Manhattan unites around Ukraine


Daniel Biniecki

The Manhattan community gathers at Triangle Park for an event called “We Stand with Ukraine.”

Daniel Biniecki, Staff Writer

More than 150 people, some with posters and banners, some wearing traditional Ukraine folk attire, gathered in Triangle Park last Tuesday for an event called “We Stand with Ukraine” to show their support for Ukraine, which is under siege by Russian forces. After a candlelight vigil, the crowd walked through Aggieville and around City Park to show their support and solidarity for the country, which was invaded by Russian forces under the direction of Russian President Vladmir Putin on Feb. 24.

The invasion is an escalation of conflicts in Ukraine after the Russian invasion of the Crimea and Donbas regions in 2014. Putin’s war on a sovereign nation has united much of the world to stand up and support the Ukrainians. Their motto is called “We Stand with Ukraine.”

Olga Volok, a senior auditor at Kansas State University, worked with KSU assistant professor of sociology Nadia Shapkina to organize the march. While Volok is from Ukraine and Shapkina is from Russia, they are united against the invasion. 

Volok explained how shocked and devastated she was to learn of the attacks that are transpiring in Ukraine. Volok and Shapkina both described Shapkina calling and asking Volok “How are you and what are we going to do?” When they both decided on a march, Volok immediately got licenses and permits for the march and told Shapkina “I have everything, let’s do it.”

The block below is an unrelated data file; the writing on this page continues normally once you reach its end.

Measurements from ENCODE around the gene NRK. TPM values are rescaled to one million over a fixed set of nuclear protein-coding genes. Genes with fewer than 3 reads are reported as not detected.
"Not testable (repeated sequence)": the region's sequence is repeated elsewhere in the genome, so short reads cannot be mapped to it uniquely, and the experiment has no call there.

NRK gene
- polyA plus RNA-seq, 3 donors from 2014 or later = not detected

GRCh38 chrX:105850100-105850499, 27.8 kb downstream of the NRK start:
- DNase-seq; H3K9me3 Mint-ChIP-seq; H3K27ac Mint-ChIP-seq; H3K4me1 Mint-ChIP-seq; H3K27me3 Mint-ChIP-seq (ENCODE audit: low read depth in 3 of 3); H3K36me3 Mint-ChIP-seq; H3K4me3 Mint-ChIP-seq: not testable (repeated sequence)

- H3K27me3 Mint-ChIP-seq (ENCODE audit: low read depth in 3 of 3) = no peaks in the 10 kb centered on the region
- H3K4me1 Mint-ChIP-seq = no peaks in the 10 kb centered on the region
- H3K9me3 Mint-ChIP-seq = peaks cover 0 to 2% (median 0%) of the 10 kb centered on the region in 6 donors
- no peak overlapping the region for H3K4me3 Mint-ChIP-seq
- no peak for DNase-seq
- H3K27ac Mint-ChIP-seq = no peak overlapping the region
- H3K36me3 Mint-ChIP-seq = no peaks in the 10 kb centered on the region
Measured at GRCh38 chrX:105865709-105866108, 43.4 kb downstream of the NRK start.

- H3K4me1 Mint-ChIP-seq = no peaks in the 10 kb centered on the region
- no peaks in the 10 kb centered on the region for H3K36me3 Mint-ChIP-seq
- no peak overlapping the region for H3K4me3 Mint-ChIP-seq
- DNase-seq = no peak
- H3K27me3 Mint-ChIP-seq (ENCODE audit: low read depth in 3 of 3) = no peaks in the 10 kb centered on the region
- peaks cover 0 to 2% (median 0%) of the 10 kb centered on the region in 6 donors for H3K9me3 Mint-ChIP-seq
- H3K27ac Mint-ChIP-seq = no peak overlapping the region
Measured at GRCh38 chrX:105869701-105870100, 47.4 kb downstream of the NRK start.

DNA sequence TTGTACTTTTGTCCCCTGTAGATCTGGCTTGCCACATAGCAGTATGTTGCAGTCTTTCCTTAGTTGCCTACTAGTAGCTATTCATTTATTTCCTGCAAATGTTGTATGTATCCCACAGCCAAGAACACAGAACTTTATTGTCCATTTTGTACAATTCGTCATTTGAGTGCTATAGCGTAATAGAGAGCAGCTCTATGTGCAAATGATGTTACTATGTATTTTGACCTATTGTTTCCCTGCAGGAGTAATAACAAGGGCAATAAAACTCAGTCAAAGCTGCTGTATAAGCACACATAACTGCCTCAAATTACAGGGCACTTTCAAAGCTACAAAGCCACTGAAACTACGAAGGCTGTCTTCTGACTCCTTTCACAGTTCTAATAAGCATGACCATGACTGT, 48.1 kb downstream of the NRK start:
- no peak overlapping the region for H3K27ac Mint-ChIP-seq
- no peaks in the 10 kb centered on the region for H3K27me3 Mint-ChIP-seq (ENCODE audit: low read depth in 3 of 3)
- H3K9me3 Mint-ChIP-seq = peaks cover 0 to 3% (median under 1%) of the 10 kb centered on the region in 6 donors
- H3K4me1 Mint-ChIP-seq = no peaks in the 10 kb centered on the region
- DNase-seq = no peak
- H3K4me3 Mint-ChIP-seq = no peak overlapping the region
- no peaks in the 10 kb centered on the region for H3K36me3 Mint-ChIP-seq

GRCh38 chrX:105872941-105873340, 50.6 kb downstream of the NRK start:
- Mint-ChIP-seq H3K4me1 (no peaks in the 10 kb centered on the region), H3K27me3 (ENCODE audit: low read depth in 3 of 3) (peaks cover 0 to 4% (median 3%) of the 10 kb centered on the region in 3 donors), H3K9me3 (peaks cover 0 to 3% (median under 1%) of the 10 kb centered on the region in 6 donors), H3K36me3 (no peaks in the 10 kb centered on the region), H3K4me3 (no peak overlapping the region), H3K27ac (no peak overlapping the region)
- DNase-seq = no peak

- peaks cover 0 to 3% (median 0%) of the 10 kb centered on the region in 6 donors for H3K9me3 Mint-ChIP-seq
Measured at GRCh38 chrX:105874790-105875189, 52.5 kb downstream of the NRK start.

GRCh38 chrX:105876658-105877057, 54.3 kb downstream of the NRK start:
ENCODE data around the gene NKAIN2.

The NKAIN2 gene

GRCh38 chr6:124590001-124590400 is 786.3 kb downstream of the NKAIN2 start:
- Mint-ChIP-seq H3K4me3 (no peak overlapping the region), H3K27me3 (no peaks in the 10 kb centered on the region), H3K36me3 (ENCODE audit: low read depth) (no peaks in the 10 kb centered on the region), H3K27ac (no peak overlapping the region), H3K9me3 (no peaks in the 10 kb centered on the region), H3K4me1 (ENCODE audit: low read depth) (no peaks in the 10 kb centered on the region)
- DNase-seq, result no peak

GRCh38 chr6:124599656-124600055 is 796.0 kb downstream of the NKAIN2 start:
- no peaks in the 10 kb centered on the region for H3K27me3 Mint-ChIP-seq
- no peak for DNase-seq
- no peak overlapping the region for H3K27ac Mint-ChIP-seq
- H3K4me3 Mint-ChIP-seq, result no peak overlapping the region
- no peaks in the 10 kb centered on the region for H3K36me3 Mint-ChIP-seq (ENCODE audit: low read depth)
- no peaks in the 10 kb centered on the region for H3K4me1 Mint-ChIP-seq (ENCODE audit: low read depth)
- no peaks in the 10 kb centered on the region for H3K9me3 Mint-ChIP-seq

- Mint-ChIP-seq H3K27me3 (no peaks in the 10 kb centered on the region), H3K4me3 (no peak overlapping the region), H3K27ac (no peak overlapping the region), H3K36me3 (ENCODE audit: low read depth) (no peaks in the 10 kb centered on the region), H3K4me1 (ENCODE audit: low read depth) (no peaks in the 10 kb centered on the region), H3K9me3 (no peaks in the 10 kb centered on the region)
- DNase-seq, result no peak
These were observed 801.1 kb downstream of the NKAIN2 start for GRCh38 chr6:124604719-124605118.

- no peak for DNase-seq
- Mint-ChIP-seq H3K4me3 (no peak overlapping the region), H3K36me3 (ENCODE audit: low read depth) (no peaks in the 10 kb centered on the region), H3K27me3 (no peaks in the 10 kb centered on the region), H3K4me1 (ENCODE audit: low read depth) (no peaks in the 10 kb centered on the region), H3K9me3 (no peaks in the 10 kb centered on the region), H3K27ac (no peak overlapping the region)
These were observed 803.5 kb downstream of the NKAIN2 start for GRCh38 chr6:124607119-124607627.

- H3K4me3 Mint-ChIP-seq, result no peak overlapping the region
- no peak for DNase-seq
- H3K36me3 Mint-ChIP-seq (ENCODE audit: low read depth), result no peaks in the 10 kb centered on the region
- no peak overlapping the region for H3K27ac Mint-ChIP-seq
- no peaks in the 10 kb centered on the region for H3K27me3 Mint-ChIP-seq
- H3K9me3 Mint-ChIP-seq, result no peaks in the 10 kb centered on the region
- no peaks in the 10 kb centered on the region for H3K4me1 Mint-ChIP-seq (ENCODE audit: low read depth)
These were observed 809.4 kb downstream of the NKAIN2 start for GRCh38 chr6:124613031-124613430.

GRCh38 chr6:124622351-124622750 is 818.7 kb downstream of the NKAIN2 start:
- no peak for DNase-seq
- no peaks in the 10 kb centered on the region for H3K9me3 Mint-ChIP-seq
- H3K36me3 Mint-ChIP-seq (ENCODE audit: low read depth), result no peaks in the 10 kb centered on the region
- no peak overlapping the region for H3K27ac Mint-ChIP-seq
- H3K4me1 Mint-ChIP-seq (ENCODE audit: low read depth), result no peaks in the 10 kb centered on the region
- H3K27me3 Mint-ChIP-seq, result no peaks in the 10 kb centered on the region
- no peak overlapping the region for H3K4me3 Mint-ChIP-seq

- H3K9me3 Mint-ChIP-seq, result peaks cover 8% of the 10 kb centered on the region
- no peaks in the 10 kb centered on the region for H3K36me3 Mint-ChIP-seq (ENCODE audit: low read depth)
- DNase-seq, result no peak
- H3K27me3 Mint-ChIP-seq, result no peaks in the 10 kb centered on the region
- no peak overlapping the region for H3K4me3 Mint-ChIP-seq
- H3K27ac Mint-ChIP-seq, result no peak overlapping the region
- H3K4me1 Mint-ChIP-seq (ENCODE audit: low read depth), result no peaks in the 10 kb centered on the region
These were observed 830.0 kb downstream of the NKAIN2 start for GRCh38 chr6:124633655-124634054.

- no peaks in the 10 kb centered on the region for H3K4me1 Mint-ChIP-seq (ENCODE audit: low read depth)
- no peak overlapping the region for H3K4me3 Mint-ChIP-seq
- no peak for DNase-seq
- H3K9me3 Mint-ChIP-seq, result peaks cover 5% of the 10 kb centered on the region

Attending the event were children, adults and Manhattan High School students, including senior Ava Reese.

“It’s important to stand for solidarity especially during these times of horror,” Reese said. “It’s terrifying seeing the videos from Ukraine.” 

MHS para Lina Metlevski also expressed fear for her family in Lithuania.

“If Putin gets too bold, Lithuania could be next,” Metlevski said. “This event shows me who is strong.” 

Everybody had their own reason for attending. Some are being deployed to Poland for a second time, while others, such as those from the country of Georgia who felt they could empathize with Ukraine because Russia also invaded their country in 2003. All felt that Russia’s brutal invasion of Ukraine was criminal and that Putin needed to be stopped and agreed that Putin’s forces need to be stopped from attacking civilians. Volok and Shapkina’s friends who stayed in Kiev also told them that the bombing and attacks have been unjust.

“The only way I know my friends are safe is that their social media icons are active,” Volok said. “I live with this constant worry every day.”

Volok said that she would continue to post ways the community of Manhattan could stay involved with supporting Ukraine through donations to various charities to provide services to refugees and the soldiers fighting for Ukraine.